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Did the EPA admit the world's most popular pesticide is killing bees?Updated automatically every 5 minutes

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Not Quite.

While there is evidence that neocontinoids harmful to bees, the evidence that it is behind the colony collapse disorder is less clear.

Origin and Prevalence

Studies of neonicotinoids killing the bee and other pollinator populations are not a recent 2016, 2017 event. These studies have been going on for years, however the assertion that the EPA knew about these devastating effects can be seen as early as 2015. NPR wrote an article about this in 2015, but mostly pointed to the effects, and that the EPA may have said that we are using too much of the neonicotinoids. There are multiple publications and articles also making these assertions, such as the Xerses Society. The New York Times also wrote an article in 2013, but did not mention the EPA.

One of the very first studies / articles linking neonicotinoids and bees together was from Grist, an online magazine company. They pointed out that even though scientists have proven that these neonicotinoids are harmful to bees, the EPA continues allowing the use of it.

Instructions: If possible, identify and link the first influential appearance of this claim. Also link to some places you have seen this claim asserted, and note significant variations.

Issues and Analysis

When researching this, quite a few websites link back to the Mother Jones article that outright blames the EPA for knowing the effects of neonicotoids. The concern that we see here is the bee population's decreasing numbers. However, the EPA knowing the effects and not banning the insecticide has caused the most uproar, including online petitions and scathing articles. Articles from January 2017 available on the EPA's government website state that there are new risk assessments being introduced to protect bees and other pollinators.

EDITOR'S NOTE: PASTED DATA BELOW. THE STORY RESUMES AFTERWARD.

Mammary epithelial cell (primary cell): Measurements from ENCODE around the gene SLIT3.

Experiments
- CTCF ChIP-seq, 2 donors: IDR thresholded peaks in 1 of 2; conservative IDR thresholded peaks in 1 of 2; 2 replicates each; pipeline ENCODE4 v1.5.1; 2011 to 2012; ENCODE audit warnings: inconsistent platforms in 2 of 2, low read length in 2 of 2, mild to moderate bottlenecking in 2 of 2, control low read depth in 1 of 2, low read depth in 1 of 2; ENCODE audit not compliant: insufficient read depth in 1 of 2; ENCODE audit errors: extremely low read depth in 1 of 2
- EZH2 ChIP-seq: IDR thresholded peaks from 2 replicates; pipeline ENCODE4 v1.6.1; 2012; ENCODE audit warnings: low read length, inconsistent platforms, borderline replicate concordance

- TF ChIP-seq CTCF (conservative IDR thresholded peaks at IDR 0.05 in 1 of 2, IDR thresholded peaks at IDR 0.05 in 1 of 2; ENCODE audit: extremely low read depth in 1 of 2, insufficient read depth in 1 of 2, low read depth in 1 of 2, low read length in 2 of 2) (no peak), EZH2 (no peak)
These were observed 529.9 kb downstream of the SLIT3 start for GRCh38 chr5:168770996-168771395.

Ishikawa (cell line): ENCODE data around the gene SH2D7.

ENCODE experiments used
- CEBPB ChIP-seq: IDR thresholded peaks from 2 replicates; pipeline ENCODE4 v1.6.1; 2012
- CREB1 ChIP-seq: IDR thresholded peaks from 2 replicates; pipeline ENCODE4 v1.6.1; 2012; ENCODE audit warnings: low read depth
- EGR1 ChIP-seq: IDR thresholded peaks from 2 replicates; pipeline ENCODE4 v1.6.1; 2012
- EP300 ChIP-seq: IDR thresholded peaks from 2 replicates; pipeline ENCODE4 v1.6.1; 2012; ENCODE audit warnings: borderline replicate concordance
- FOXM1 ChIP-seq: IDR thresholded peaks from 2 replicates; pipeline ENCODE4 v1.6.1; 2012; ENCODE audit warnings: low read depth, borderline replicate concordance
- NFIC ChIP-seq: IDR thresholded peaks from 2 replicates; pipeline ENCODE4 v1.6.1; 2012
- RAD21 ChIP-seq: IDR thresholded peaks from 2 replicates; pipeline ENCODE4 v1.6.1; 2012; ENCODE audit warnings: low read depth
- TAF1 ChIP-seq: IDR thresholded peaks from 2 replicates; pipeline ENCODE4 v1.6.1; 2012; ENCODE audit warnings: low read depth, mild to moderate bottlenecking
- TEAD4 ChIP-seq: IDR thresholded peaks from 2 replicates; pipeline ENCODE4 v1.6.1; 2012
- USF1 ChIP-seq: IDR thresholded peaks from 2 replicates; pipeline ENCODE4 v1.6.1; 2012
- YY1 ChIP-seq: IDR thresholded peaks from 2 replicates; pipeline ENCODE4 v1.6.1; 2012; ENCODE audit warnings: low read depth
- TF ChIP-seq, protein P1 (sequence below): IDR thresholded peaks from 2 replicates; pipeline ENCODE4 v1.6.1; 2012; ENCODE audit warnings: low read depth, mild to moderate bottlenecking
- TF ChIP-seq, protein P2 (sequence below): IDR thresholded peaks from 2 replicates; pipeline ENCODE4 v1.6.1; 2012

And the authors of a different article found evidence that suggested that the agricultural use of neonicotinoid pesticides is a cause of the recently observed declines in honey bees and examined it. Their aim was to define demographic conditions for a detrimental There were nine criteria evaluated in this study: experimental evidence, coherence, plausibility, analogy, temporality, consistency, specificity, biological gradient, and strength. After evaluating these nine factors their analysis shows that the claim is thoroughly justified in the context of current knowledge, it's also largely contradicted by circumstantial evidence. It's concluded that neonicotinoids cannot be connected to honey bee declines, but this claim is temporary due to significant lapse in current knowledge. The authors stated that further studies and investigations are needed for better results.

A few studies (one study found here) have found that although there have been links with bees and neonicotinoids, there is no research proof that it leads to colony collapse disorder.

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